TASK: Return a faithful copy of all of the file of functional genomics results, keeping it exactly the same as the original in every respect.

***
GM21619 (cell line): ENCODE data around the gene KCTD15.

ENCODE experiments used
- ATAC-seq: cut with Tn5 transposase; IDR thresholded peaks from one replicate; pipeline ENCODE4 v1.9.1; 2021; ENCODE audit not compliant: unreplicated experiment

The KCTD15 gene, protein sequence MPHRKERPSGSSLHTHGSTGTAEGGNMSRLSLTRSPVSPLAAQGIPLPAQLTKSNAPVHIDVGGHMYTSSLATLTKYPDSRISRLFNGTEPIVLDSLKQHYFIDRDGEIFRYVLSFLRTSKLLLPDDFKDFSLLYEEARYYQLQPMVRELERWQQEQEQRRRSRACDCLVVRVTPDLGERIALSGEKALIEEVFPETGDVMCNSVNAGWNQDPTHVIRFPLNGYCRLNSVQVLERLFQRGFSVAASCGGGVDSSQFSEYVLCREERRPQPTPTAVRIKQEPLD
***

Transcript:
GM21619 (cell line): ENCODE data around the gene KCTD15.

ENCODE experiments used
- ATAC-seq: cut with Tn5 transposase; IDR thresholded peaks from one replicate; pipeline ENCODE4 v1.9.1; 2021; ENCODE audit not compliant: unreplicated experiment

The KCTD15 gene, protein sequence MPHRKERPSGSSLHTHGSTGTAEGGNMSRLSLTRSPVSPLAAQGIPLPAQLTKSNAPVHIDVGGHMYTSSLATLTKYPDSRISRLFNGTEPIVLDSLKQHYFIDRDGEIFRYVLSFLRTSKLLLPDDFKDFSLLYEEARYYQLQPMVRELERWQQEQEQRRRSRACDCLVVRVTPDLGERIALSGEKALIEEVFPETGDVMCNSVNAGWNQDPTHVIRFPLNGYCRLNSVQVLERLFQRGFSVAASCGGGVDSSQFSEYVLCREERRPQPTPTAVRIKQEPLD